The 2011 Odyssey feels like it has decent power, which is impressive, considering that the Sienna and Chrysler twins both out-power it. Horsepower from the SOHC 3.5 liter V6 is 248 with 250 lb-ft of torque; the Sienna is rated at 265 horsepower/245 lb-ft and the Caravan/Town & Country is rated at 283 horsepower and 260 lb-ft. Though down on power versus the Toyota, the Honda felt as if it had adequate power. Helping this is the first six-speed automatic ever installed in an Odyssey. (The six-speed only comes with the Touring and Touring Elite models; lesser Odysseys soldier on with a five-speed automatic, while the competition comes with standard six-speeds). When I tried to quickly get up to speed after slightly mis-judging the closing speed of a car coming down the road, it felt a bit down on torque. An owner would have a very good idea after a short time of what the van’s capabilities are, and could avoid the type of situation that I put myself into.
Though the Odyssey has six forward ratios, you can’t actually manually select gears in the Honda as you can in the Sienna and Town & Country; both of those vans have manual shift gates that allow you to tap up or tap down to a different gear. Instead, Honda gives only Drive, Low, and a “D4” button on the side of its gearshift for towing or more extreme conditions. The new transmission does offer the benefit of one mile per gallon better fuel economy than the five-speed offers (in both the city cycle and the highway cycle) and also improves acceleration with a lower first gear and more closely-spaced gear ratios that does a better job of keeping the engine in its powerband.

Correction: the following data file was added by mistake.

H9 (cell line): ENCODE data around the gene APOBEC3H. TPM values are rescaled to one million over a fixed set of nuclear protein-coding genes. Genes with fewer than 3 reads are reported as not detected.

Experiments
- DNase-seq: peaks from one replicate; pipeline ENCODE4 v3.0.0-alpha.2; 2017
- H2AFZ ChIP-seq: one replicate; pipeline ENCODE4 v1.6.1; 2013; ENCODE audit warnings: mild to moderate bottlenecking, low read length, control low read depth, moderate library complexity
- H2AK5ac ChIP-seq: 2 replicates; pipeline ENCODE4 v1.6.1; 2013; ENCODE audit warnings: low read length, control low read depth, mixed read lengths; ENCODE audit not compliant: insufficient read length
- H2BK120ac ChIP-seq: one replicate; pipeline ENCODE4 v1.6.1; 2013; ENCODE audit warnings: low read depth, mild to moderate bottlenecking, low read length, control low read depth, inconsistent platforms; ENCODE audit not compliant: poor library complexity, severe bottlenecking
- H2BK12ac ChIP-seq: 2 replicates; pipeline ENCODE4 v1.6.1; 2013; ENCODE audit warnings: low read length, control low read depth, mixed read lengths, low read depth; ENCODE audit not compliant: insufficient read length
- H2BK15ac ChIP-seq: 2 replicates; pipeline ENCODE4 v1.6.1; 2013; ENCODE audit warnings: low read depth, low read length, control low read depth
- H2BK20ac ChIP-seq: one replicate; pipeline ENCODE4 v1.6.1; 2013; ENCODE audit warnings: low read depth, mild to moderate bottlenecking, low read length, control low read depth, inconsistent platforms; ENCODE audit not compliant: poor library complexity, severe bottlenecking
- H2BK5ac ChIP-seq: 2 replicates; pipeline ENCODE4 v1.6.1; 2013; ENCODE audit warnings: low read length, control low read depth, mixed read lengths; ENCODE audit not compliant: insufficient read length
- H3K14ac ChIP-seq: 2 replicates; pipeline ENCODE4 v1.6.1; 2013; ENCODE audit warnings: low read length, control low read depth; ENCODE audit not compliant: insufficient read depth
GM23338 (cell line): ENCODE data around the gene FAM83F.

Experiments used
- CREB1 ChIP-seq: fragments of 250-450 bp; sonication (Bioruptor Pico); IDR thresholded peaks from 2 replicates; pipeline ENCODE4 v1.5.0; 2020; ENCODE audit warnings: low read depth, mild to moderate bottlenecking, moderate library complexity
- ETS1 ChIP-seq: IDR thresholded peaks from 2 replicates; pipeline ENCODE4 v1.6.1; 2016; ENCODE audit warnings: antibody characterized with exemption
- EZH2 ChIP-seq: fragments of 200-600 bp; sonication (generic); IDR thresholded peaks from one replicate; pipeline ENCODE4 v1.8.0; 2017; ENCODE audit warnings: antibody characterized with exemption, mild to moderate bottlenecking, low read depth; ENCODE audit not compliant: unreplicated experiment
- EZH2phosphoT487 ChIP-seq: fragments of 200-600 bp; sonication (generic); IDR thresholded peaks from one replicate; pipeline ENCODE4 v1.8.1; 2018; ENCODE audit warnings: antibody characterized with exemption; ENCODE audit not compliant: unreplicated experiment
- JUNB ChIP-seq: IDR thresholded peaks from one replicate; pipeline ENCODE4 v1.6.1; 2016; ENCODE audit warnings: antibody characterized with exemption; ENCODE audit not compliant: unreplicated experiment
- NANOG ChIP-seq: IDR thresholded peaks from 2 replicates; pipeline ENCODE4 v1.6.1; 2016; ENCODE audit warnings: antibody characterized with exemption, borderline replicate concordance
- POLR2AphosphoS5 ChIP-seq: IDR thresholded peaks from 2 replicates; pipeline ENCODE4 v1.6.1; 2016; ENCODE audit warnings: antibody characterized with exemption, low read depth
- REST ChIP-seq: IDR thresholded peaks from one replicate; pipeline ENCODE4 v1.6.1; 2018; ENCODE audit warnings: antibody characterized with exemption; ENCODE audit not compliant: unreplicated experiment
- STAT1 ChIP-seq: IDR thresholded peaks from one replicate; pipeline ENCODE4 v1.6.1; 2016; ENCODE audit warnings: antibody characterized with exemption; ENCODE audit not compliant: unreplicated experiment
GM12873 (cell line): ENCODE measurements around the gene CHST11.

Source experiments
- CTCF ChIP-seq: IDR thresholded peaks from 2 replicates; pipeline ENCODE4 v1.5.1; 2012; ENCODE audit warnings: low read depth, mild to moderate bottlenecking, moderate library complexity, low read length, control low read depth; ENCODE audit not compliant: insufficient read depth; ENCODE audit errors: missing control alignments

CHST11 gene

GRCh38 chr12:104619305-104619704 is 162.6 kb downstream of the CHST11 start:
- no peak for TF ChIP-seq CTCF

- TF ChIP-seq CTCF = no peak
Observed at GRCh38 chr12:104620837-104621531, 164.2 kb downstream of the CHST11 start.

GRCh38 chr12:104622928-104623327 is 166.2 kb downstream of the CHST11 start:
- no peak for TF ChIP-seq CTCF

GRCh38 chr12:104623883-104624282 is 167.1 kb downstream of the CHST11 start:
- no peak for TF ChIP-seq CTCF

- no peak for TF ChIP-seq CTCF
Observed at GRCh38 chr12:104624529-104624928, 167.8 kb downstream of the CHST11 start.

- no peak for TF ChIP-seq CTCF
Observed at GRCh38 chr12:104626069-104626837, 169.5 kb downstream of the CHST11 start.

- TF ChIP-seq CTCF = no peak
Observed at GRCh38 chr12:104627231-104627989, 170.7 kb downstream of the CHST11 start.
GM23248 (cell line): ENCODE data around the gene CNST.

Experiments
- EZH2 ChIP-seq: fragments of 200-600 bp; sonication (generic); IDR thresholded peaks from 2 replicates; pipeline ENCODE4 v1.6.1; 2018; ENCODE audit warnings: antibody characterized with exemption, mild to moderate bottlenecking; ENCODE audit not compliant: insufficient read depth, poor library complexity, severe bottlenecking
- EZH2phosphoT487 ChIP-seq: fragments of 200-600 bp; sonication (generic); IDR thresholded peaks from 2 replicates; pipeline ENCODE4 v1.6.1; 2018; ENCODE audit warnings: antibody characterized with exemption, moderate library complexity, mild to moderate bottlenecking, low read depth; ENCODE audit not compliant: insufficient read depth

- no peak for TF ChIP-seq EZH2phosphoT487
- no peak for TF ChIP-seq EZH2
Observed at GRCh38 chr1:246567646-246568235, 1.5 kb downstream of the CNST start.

Honda refuses to submit to the temptations of electric power steering (some of those temptations are fuel savings, more ability to tune, and less complexity) and fits a traditional pump-actuated hydraulic steering system onto the Odyssey. Curiously, the system muffled some of the communication between the van and the road by being slightly overboosted. When I last drove a previous-generation Odyssey, the feeling was very much akin to driving a slightly taller, slightly heavier Accord; this model instead feels less surefooted vis a vis the Accord than expected. Generally speaking, the Odyssey is still the minivan that people who love to drive will prefer, but the Sienna SE and the forthcoming Dodge “Man Van” may snatch that title.
As much nit-picking and complaining as I’ve done in the previous paragraphs, I still feel that Honda’s execution, and near mastery of the minivan genre brings the Odyssey to the head of its class. If the Odyssey was available with all wheel drive, and this was December 2007 (when I was actually looking for a new van to buy) instead of November 2010, I probably would have picked an Odyssey over a Sienna or Town & Country. Honda really needs to keep on its toes, though, because the competition is hungry and aggressive its own clever features, improved powertrains, and upscale interiors.